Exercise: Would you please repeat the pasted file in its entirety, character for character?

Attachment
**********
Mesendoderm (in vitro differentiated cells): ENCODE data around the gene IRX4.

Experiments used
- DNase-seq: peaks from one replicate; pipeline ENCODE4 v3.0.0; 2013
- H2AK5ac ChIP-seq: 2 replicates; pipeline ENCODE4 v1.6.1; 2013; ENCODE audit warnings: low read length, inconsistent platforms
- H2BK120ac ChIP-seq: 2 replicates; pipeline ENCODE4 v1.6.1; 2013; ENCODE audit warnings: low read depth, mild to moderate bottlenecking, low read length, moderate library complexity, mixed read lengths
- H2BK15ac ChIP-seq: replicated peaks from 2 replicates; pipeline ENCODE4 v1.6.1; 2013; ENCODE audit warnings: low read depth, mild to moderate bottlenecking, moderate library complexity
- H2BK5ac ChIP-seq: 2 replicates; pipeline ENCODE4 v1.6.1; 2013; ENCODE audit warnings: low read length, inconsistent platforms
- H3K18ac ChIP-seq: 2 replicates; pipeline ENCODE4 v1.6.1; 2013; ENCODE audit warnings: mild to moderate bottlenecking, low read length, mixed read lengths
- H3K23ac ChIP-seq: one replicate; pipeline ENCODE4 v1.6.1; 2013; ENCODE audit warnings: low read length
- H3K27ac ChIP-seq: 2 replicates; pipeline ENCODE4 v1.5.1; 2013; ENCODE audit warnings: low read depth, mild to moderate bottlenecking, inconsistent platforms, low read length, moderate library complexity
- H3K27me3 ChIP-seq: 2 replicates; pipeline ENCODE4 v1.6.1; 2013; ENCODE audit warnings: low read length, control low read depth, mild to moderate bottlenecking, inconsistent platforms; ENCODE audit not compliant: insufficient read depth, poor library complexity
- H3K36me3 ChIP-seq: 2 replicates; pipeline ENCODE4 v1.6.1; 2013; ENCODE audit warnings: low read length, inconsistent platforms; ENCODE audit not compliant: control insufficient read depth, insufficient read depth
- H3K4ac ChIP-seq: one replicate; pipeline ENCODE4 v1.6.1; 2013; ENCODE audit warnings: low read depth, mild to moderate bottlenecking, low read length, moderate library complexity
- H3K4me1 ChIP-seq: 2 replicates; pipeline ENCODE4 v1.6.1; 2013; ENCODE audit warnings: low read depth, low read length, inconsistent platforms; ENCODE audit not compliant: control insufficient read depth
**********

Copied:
Mesendoderm (in vitro differentiated cells): ENCODE data around the gene IRX4.

Experiments used
- DNase-seq: peaks from one replicate; pipeline ENCODE4 v3.0.0; 2013
- H2AK5ac ChIP-seq: 2 replicates; pipeline ENCODE4 v1.6.1; 2013; ENCODE audit warnings: low read length, inconsistent platforms
- H2BK120ac ChIP-seq: 2 replicates; pipeline ENCODE4 v1.6.1; 2013; ENCODE audit warnings: low read depth, mild to moderate bottlenecking, low read length, moderate library complexity, mixed read lengths
- H2BK15ac ChIP-seq: replicated peaks from 2 replicates; pipeline ENCODE4 v1.6.1; 2013; ENCODE audit warnings: low read depth, mild to moderate bottlenecking, moderate library complexity
- H2BK5ac ChIP-seq: 2 replicates; pipeline ENCODE4 v1.6.1; 2013; ENCODE audit warnings: low read length, inconsistent platforms
- H3K18ac ChIP-seq: 2 replicates; pipeline ENCODE4 v1.6.1; 2013; ENCODE audit warnings: mild to moderate bottlenecking, low read length, mixed read lengths
- H3K23ac ChIP-seq: one replicate; pipeline ENCODE4 v1.6.1; 2013; ENCODE audit warnings: low read length
- H3K27ac ChIP-seq: 2 replicates; pipeline ENCODE4 v1.5.1; 2013; ENCODE audit warnings: low read depth, mild to moderate bottlenecking, inconsistent platforms, low read length, moderate library complexity
- H3K27me3 ChIP-seq: 2 replicates; pipeline ENCODE4 v1.6.1; 2013; ENCODE audit warnings: low read length, control low read depth, mild to moderate bottlenecking, inconsistent platforms; ENCODE audit not compliant: insufficient read depth, poor library complexity
- H3K36me3 ChIP-seq: 2 replicates; pipeline ENCODE4 v1.6.1; 2013; ENCODE audit warnings: low read length, inconsistent platforms; ENCODE audit not compliant: control insufficient read depth, insufficient read depth
- H3K4ac ChIP-seq: one replicate; pipeline ENCODE4 v1.6.1; 2013; ENCODE audit warnings: low read depth, mild to moderate bottlenecking, low read length, moderate library complexity
- H3K4me1 ChIP-seq: 2 replicates; pipeline ENCODE4 v1.6.1; 2013; ENCODE audit warnings: low read depth, low read length, inconsistent platforms; ENCODE audit not compliant: control insufficient read depth